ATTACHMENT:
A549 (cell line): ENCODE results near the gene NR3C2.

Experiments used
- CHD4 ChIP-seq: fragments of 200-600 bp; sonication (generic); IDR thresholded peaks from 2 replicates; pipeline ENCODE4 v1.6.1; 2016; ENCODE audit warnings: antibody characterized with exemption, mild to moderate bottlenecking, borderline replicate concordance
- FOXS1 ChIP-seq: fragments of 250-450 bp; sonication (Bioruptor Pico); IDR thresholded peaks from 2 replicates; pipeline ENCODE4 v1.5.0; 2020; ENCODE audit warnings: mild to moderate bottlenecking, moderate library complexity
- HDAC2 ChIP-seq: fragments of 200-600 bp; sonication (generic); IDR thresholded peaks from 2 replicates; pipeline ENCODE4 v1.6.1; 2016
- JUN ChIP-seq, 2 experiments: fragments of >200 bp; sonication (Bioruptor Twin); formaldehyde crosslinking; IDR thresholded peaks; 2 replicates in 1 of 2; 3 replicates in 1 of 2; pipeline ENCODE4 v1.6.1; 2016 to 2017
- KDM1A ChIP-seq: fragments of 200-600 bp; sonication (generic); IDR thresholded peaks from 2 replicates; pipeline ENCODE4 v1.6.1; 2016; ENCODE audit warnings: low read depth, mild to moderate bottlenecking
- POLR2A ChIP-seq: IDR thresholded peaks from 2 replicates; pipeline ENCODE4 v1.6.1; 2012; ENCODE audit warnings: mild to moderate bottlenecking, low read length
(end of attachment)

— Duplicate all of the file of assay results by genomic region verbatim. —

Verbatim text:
A549 (cell line): ENCODE results near the gene NR3C2.

Experiments used
- CHD4 ChIP-seq: fragments of 200-600 bp; sonication (generic); IDR thresholded peaks from 2 replicates; pipeline ENCODE4 v1.6.1; 2016; ENCODE audit warnings: antibody characterized with exemption, mild to moderate bottlenecking, borderline replicate concordance
- FOXS1 ChIP-seq: fragments of 250-450 bp; sonication (Bioruptor Pico); IDR thresholded peaks from 2 replicates; pipeline ENCODE4 v1.5.0; 2020; ENCODE audit warnings: mild to moderate bottlenecking, moderate library complexity
- HDAC2 ChIP-seq: fragments of 200-600 bp; sonication (generic); IDR thresholded peaks from 2 replicates; pipeline ENCODE4 v1.6.1; 2016
- JUN ChIP-seq, 2 experiments: fragments of >200 bp; sonication (Bioruptor Twin); formaldehyde crosslinking; IDR thresholded peaks; 2 replicates in 1 of 2; 3 replicates in 1 of 2; pipeline ENCODE4 v1.6.1; 2016 to 2017
- KDM1A ChIP-seq: fragments of 200-600 bp; sonication (generic); IDR thresholded peaks from 2 replicates; pipeline ENCODE4 v1.6.1; 2016; ENCODE audit warnings: low read depth, mild to moderate bottlenecking
- POLR2A ChIP-seq: IDR thresholded peaks from 2 replicates; pipeline ENCODE4 v1.6.1; 2012; ENCODE audit warnings: mild to moderate bottlenecking, low read length